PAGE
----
Roo News

The Student News Site of University of Missouri - Kansas City

Roo News

Roo News

Amidst the festive spirit of St. Patricks Day, the iconic symbol of luck, the clover, reminds us of the rich traditions and celebrations honoring Irish heritage.
Exploring St. Patrick's Day Alternatives in Kansas City
Aydan Stigler and Grace BeshoreMarch 14, 2024

  The annual St. Patrick's Day celebration is just around the corner, and with celebration comes large crowds.    The annual city parade...

Visit the City Market to explore local vendors.
Smart Saving Strategies for a Wallet-Friendly Spring Break
Emily Wheeler, Staff Writer • March 14, 2024

  UMKC students are ready for the upcoming week-long spring break, but are their wallets?   From travel adventures to staycations, spring...

Earth Mother by Sheron Smith
Her Art/Their Art Explores the Female Experience in the 21st Century
Elyse Bredfeldt, Staff Writer • March 12, 2024

  Her Art/Their Art is a collection that aims to answer the question: “What does it mean to identify, live, navigate, or be perceived by society...

Nina Simone: Four Women” playbook.
The KC Rep’s “Nina Simone: Four Women” is both timeless and poignant.
Maisy Blanton, Staff Writer • March 5, 2024

  The Kansas City Repertory Theater (KCRep) recently performed “Nina Simone: Four Women.” The show follows musician Nina Simone as she...

Around 1 million people were estimated to be in attendance at the parade.
One Dead, Several Injured During Chiefs Parade
Zach Gunter and Jazlyn SummersFebruary 14, 2024

Update:   As of 2:30 p.m. Thursday afternoon, the number of those injured at the Union Station shooting after the Chiefs Super Bowl parade...

Celebrating Women in STEM: Sharon McDougle

Evans, Ethan (UMKC-Student)

Each year in the United States, Veterans Day is celebrated on Nov. 11 to honor those who served in the United States Armed Forces. Celebrated worldwide, the date marks the end of World War I. Many patriotic women in STEM have served our country and used their skills to defend our nation’s interests, including Air Force veteran Sharon McDougle.

McDougle grew up in Moss Point, Mississippi. After high school, she enlisted with the U.S. Air Force in 1982. She was stationed at Beale Air Force Base in California, but traveled around the world on assignment to places like Greece, Japan, Korea and England. She served as an aerospace physiology specialist, working to train reconnaissance aircraft pilots for the SR-71 and U-2/TR-1 high-altitude surveillance aircraft. She also fitted crew members for pressure suits, harnesses and safety equipment. During her seven years of service, she was awarded several honors, including the Humanitarian Service Medal, the Air Force Outstanding Unit Award and Airman of the Month.

In 1990, McDougle was honorably discharged from the Air Force. She accepted a position as a suit technician in Boeing’s Space Shuttle Crew Escape Equipment (CEE) Department, becoming the first African American and second woman in the CEE. After the Challenger Disaster in 1986, NASA was looking for pressure suits to better protect their astronauts. McDougle’s work with safety equipment for the Air Force made her an excellent addition to the team. The next year, she was assigned to mission STS-37 with the Space Shuttle Atlantis. In 1992, she suited up the great Dr. Mae Jemison for mission STS-47 aboard the Endeavor.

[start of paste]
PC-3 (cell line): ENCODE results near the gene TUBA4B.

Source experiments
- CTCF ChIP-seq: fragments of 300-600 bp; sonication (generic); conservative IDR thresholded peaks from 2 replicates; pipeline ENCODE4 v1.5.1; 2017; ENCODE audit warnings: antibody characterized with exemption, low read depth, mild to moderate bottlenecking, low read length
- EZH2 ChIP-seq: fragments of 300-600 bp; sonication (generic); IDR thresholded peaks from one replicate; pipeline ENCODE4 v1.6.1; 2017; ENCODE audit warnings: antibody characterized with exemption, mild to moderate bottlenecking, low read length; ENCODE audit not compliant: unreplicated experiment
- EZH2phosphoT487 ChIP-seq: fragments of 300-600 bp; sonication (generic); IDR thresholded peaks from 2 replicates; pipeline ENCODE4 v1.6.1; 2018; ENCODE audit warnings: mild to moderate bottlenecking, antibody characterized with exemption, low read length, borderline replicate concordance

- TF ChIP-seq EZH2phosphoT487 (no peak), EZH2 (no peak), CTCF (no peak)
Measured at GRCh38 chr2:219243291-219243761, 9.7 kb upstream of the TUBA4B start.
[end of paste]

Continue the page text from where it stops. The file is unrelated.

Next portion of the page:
In 1994, McDougle was promoted, becoming the first woman and first African American crew chief in the CEE. She lead the first and only all-female suit tech crew for mission STS-78 on the Space Shuttle Columbia. She was assigned to around 20 missions in her 14 years as a suit tech. She broke yet another glass ceiling in 2004 by becoming the first woman and first African American CEE Manager. She held that position until the Space Shuttle Program ended in 2011 and retired from the CEE in 2012.

McDougle served our country for nearly 30 years, dedicating seven years to the Air Force and 22 years to the Space Shuttle program. She was awarded NASA’s “Silver Snoopy” Award—

a small Snoopy-shaped pin that has flown in space—for her service. She was also awarded the Women of Color in Flight Award by Jemison herself. The next time you see an astronaut in an orange spacesuit, think of Sharon McDougle: the veteran who spent a lifetime keeping the Final Frontier’s explorers safe.

Are you interested in empowering women in the STEM fields? The Women in Science (Wi-Sci) group wants you! Email President Emily Larner ([email protected]) for more information.

[email protected]

View Comments (1)
Donate to Roo News

Your donation will support the student journalists of University of Missouri - Kansas City. Your contribution will allow us to purchase equipment and cover our annual website hosting costs.

More to Discover
Donate to Roo News

Comments (1)

All Roo News Picks Reader Picks Sort: Newest

Your email address will not be published. Required fields are marked *

  • S

    Sharon McDougleDec 18, 2019 at 8:32 am

    I love this! Thank you Madalyn Weston for featuring me in your newspaper. This has made my day! Have a Merry Christmas and a Happy New Year!!!! Sharon McDougle